Design

Self-taught moldmaker develops first-of-its-kind medical device

By Norbert Sparrow
Published: May 27th, 2014

Some people famously started a business in their garage—you've seen the commercial. For Jennifer Davagian Ensign, founder and CEO of Cristcot Inc. (Concord, MA), it all began in her kitchen, but her invention has nothing to do with cuisine. Au contraire. Using a Smooth-On silicone moldmaking kit, sundry parts from local hardware stores, and her oven, Ensign taught herself the fundamentals of molding and, this month, brought to market—trigger warning, this may cause some of you to wince—Sephure, a disposable suppository applicator.

Plastics big winners at the DuPont packaging awards

By Heather Caliendo
Published: May 16th, 2014

DuPont presented 16 awards at its 26th DuPont Awards for Packaging Innovation. The company calls the awards the industry's longest-running, global, independently judged competition highlighting innovative packaging and collaboration throughout the value chain. 

Plastics big winners at the DuPont packaging awards, part 12

By Heather Caliendo
Published: May 16th, 2014

Light and strong are two qualities that standout from Pepsico's 28-ounce Gatorade bottle. In addition, using new roll-fed film label technology to shrink the labels onto the bottles eliminates adhesives and simulates direct printing. This form-fitting label eliminates water being trapped between the label and the bottle.

Using modern 3D modeling to reverse engineer a 40-year-old aircraft part

By Clare Goldsberry
Published: May 16th, 2014

What do you do when out of the blue a company calls you needing a 40-year-old aircraft part? That's certainly a unique challenge, and one that processors face from time-to-time. Ray Products Co. Inc., an Ontario, CA-based vacuum and pressure forming company that has been in business since 1949, got the call and decided to respond.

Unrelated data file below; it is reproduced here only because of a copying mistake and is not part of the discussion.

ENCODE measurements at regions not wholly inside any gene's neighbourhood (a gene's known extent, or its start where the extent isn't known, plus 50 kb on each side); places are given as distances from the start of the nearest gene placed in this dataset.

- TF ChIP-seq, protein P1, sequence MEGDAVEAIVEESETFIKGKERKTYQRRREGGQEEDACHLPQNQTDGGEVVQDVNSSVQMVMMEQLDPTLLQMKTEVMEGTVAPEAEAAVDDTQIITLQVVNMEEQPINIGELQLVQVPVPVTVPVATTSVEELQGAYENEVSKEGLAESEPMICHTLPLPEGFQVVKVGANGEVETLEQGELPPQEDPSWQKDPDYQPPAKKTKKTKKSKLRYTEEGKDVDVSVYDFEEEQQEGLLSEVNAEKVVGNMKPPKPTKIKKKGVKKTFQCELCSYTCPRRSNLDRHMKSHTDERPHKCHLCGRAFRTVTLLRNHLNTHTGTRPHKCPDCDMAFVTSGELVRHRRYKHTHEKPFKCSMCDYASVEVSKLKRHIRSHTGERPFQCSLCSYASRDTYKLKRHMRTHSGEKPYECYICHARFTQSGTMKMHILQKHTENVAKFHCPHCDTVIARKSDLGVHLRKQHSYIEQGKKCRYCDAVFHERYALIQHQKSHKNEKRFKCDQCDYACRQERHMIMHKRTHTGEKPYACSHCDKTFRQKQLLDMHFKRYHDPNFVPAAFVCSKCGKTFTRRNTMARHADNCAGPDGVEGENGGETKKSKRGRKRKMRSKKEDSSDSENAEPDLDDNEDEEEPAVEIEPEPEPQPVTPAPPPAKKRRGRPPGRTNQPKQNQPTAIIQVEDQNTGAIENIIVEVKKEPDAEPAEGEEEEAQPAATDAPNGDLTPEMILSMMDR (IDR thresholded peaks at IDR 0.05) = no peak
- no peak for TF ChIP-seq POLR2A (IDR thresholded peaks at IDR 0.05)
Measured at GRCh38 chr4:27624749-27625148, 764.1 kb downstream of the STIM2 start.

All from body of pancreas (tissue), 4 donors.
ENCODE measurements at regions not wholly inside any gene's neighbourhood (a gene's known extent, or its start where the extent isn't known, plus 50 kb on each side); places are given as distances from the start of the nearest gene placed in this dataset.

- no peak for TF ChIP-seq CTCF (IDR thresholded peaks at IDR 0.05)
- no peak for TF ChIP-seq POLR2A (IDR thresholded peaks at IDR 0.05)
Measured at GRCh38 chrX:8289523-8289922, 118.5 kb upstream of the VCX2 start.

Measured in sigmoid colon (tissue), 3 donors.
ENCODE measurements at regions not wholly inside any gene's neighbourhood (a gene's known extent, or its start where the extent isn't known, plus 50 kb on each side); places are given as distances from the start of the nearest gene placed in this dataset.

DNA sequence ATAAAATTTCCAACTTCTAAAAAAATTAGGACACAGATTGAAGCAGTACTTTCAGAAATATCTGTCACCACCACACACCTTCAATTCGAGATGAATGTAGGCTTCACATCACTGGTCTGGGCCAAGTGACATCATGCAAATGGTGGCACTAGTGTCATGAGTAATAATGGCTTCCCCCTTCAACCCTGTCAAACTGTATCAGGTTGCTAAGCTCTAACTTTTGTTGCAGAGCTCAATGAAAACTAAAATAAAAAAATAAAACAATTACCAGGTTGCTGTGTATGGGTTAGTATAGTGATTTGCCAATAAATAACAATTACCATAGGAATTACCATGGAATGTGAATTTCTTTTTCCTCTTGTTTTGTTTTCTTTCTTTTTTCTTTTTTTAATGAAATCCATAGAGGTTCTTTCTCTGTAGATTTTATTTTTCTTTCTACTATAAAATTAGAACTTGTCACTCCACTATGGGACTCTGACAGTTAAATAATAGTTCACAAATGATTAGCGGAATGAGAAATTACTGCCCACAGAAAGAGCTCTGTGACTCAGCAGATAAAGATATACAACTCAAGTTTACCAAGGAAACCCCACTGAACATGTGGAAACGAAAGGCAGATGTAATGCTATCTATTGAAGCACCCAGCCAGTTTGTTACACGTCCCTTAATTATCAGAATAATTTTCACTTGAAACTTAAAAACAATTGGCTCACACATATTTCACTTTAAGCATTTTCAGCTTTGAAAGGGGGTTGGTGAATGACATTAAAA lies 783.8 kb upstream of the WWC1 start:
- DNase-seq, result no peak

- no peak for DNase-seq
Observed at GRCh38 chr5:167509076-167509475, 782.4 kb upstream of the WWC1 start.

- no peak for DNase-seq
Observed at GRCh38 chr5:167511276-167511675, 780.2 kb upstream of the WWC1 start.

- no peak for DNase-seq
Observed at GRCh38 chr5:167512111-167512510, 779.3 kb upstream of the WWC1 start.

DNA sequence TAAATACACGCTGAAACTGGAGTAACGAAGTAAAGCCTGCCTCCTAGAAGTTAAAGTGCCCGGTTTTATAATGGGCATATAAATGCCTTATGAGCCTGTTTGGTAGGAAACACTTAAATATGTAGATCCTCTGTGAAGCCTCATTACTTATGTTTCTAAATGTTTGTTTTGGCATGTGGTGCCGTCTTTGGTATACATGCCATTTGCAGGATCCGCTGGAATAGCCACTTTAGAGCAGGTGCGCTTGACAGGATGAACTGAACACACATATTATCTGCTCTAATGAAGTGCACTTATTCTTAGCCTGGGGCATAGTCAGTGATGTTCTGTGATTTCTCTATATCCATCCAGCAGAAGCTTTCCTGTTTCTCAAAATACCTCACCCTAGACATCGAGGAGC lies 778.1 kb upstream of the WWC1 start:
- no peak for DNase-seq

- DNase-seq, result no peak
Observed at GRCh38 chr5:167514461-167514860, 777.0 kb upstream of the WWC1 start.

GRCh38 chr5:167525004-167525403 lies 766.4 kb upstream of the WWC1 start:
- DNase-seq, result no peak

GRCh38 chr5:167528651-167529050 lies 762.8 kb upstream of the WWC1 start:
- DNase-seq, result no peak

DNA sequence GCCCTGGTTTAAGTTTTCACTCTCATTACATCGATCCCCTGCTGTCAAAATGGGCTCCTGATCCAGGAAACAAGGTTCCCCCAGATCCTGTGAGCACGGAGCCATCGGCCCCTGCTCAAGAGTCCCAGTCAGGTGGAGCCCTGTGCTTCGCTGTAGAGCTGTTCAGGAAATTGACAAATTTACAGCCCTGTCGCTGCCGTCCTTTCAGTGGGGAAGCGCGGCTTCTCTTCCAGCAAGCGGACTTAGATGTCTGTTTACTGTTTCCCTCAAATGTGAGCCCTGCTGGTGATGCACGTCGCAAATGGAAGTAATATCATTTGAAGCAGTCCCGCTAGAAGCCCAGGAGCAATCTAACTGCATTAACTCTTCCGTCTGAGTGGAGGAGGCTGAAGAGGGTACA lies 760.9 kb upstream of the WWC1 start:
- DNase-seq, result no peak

SPE announces winners of Global Parts Competition at Antec 2014

By PlasticsToday Staff
Published: May 15th, 2014

The Society of Plastics Engineers (SPE) announced the winners of its Global Parts Competition during SPE Antec 2014, which took place April 28-May 1 in Las Vegas.

The competition, "Plastics for Life," featured submissions by 2013-2014 winners of SPE parts competitions from around the world. Chosen as the Grand Prize winner was a rear door assembly developed by Walter Pack Group for the Renault Twizy electric car. It was also one of the winners in these four categories. Below are the winners:

Bioplastics in packaging come into its own

By Karen Laird
Published: May 15th, 2014

Dusseldorf — "At Interpack this year, one of the statements heard again and again was 'we are already working with bioplastics,'"said Hasso von Pogrell, managing director of European Bioplastics. "It shows that bioplastics play an important role for present and future packaging solutions."

Medical device innovation will be driven by patient needs rather than doctors' ideas, says survey

By Norbert Sparrow
Published: May 8th, 2014

Speaking with medtech professionals about medical device innovation over the years, I have noticed a gentle shift in attitude when it comes to the role played by doctors and surgeons. Historically, they have had tremendous influence on device design and purchasing decisions; increasingly, however, they must share space at the decision-making table with healthcare purchasing groups and, yes, patients.

Remember the vuvuzela? Meet the caxirola

By Norbert Sparrow
Published: May 5th, 2014

Apparently somebody thought that the vuvuzela, which provided the droning soundtrack to the 2010 World Cup in South Africa, was not an entirely bad idea. That is how the 2014 edition of the planet's greatest sporting event got the caxirola.

The toxic killers of medical device innovation

By Norbert Sparrow
Published: April 28th, 2014

Kablooe is an odd name for a design firm that works extensively in the medical device field, but it begins to make sense when you know the origins of the Minneapolis-based company.

Designers take a walker on the wild side

By Norbert Sparrow
Published: April 25th, 2014

Of all the poorly designed products that pollute our landscape and infuriate users, the typical walker ranks right near the top. It's not just the aesthetics of the device that make it look like it came out of a Soviet-era design bureau, but it forces users to hunch over, compounding the indignity of having to rely on this device to move about. I'm a journalist, not a designer, so all I can do is rant about it. But industrial designers Jeremy Knopow and Jennifer Harris share my displeasure, and they have the tools and ambition to do something about it.

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